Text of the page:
Thursday, January 18, 2007


The other day, I read about All India Democratic Youth Organisation and Aavishkar’s street play festival (held in the 1st week of January) and it brought memories of the solitary street play I’ve ever been a part of, a few yrs ago. The play was conducted by the Department of Community Dentistry and we as cast & crew were required to go to a few slums and enact the play. To be effective, street plays should be the regional language because the message is intended to be as far reaching & easily understood as possible. Since there weren’t enough volunteers who spoke Kannada, I was selected too with a small role. I did not understand or speak Kannada at that time, & had to remember my lines by rote. The experience was both scary and exciting. We went to the heart of nearby slums & in traditional style attracted the attention of onlookers by creating some noise. The play was to educate them of the virtues of cleanliness, oral hygiene & the importance of visiting a dental check up camp, whenever possible or accessible. The play was a moderate success & we were asked to be on standby in case a repeat performance were to be required anytime soon.

The purpose of a street play is to highlight social problems like crime against women, unemployment, poverty, discrimination, awareness about critical issues, or as in this case, ill-effects of poor health. That is why, most of the street play artists are often activists, teachers or students committed at bringing about a change in society. Street theatre as a medium of communication has been deeply rooted in Indian tradition. The major advantage of street theatre is that it transcends all formal barriers and approaches the people directly. Street plays can happen in the most unexpected of places – the vegetable market, bus terminals or perhaps a street adjoining your workplace.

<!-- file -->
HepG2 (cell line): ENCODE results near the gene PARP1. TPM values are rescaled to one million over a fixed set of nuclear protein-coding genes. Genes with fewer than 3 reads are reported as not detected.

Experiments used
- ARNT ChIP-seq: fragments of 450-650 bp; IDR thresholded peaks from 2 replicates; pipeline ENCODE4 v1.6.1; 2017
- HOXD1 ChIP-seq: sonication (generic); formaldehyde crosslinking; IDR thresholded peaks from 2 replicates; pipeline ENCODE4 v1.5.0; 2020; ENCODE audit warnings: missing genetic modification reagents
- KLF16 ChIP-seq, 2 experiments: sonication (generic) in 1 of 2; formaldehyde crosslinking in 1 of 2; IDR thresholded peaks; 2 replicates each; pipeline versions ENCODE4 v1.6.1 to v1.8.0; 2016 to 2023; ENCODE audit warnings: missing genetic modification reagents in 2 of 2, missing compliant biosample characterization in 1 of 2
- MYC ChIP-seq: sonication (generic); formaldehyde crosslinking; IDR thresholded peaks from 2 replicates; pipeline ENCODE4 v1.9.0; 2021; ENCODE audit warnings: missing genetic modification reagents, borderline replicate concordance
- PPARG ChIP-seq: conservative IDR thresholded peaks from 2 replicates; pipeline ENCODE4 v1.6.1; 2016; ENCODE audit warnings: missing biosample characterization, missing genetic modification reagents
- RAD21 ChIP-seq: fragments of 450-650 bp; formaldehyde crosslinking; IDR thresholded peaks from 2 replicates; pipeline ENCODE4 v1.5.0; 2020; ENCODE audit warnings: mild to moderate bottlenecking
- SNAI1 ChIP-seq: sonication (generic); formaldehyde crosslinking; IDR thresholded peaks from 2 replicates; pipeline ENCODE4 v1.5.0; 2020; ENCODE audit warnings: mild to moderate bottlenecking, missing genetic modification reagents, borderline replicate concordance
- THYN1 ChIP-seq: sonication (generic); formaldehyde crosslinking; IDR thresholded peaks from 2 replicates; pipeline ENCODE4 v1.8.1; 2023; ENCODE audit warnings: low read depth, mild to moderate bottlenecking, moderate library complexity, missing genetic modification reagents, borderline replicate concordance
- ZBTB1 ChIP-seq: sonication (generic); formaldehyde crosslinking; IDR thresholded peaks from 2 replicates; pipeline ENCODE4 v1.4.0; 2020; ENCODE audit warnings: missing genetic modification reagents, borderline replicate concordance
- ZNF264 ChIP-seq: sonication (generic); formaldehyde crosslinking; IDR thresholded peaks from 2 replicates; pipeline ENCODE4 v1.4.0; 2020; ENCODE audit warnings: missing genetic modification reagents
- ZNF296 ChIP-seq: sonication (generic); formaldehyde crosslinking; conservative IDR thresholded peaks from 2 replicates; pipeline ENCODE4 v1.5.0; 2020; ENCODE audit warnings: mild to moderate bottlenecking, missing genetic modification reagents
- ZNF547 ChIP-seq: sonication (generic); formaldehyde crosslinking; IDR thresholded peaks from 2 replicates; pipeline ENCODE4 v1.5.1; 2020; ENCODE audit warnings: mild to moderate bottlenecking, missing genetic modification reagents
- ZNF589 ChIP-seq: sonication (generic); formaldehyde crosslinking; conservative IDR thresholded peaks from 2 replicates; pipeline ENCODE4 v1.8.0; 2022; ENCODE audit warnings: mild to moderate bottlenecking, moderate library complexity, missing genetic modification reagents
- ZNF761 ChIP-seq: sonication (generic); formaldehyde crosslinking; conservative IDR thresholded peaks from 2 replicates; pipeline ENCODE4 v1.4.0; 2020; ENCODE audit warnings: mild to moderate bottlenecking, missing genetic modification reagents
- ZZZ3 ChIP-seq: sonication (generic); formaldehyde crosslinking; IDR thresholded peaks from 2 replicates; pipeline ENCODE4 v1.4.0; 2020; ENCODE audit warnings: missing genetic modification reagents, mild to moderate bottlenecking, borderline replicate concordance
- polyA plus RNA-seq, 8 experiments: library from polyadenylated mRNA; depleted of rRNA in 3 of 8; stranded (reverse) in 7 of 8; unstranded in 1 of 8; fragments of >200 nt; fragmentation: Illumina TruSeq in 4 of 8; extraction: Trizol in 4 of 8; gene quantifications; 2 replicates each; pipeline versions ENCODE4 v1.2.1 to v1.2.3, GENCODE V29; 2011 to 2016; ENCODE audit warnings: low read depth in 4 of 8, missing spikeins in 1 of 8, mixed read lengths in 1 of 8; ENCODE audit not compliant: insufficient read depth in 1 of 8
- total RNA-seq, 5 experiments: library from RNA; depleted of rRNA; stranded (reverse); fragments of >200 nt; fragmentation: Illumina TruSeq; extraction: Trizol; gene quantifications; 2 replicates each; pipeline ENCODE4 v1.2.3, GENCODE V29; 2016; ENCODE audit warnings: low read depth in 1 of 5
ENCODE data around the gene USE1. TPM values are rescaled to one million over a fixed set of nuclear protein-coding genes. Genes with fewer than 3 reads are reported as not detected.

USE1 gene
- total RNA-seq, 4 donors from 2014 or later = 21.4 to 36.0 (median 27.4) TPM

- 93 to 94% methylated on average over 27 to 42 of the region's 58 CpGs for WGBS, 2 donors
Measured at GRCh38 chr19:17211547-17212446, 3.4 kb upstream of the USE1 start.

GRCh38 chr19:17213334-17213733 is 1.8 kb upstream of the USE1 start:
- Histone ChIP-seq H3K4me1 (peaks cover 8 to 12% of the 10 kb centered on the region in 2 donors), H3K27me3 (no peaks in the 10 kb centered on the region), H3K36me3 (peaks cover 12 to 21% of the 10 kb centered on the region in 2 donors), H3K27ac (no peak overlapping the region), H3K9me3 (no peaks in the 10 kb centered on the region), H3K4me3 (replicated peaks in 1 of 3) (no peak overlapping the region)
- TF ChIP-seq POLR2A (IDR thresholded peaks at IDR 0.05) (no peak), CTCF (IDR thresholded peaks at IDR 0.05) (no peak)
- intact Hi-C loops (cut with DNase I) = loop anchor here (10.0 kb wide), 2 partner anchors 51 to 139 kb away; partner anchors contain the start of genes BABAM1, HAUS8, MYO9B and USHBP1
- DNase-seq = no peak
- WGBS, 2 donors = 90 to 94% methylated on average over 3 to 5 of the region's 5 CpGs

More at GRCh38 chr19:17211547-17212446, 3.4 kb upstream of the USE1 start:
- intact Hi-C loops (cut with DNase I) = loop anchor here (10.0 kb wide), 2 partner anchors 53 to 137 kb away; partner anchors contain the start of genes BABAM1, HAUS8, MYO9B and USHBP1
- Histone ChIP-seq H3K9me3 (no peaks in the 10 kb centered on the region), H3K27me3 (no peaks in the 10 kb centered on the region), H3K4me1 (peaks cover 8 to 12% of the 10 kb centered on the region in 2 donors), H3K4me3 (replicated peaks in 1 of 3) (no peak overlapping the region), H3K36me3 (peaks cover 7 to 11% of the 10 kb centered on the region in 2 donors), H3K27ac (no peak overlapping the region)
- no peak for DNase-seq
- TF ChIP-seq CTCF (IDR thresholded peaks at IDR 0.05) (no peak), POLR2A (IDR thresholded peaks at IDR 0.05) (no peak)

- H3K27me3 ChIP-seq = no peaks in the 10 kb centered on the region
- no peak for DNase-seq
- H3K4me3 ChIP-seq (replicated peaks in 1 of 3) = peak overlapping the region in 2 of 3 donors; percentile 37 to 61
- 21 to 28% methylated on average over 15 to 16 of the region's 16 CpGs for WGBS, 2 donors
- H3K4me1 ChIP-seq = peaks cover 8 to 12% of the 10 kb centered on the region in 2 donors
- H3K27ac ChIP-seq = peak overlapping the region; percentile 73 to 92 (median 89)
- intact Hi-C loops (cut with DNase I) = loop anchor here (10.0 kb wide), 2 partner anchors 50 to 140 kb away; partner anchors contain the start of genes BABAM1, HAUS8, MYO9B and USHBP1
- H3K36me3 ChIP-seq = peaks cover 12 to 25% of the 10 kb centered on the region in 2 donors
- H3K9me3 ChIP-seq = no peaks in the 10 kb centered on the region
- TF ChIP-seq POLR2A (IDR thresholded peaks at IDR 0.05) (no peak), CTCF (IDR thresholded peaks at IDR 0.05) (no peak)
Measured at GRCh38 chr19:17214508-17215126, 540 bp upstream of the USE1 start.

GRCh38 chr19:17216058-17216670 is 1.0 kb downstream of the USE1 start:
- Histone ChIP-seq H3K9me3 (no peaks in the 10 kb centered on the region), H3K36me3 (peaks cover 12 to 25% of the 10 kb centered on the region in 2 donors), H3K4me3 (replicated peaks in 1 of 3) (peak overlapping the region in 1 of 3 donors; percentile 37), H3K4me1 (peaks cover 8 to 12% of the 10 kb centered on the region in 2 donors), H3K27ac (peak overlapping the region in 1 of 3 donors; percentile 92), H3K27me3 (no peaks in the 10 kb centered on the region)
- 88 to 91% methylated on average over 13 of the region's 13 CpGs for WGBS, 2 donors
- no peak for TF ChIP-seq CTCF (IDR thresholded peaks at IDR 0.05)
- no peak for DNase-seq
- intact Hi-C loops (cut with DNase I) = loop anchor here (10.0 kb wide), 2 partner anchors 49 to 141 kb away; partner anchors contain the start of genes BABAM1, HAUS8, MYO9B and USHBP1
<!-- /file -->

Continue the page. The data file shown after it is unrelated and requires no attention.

I remember a friend, Riya and her group who were actively involved in spreading messages regarding a plethora of socially relevant topics through the medium of street plays. It is another fact altogether that the friends of such street-players have to constantly put up with their impromptu rehearsals in front of you, and for your honest opinions
J Street play is a situation in which the audience has not come prepared to watch a play. They do not know what to expect, and most often have no time to watch a play. Within these severe constraints lies the challenge for the street plays to be concise & entertaining, yet catch the eye of the public and get the message across. In order to draw crowds from all walks of life, the plays are usually loud and humorous, with catchy songs often thrown in for mass appeal. Our play had no songs, but the humor element was added by painted faces, and of course, with a Chinese boy speaking in Kannada.

Since street plays are almost impromptu in terms of location, stage props cannot be used, thus making it an extremely simple form of expression where the volume and expressiveness of the actor really matters, though the acting prowess does not. These plays have a good potential to get socialy relevant messages across. This concise & no frills method of play-acting serves a good purpose,is efficient and cost-effective. And unlike its more contemporary, well-sketched lengthier & costlier productions, they are usually not subject to criticism.


  1. street plays bring back meories 2 me... :)
    nice one....

  2. Just when I was searchng the net for some first hand info on street plays. . enlightening! :)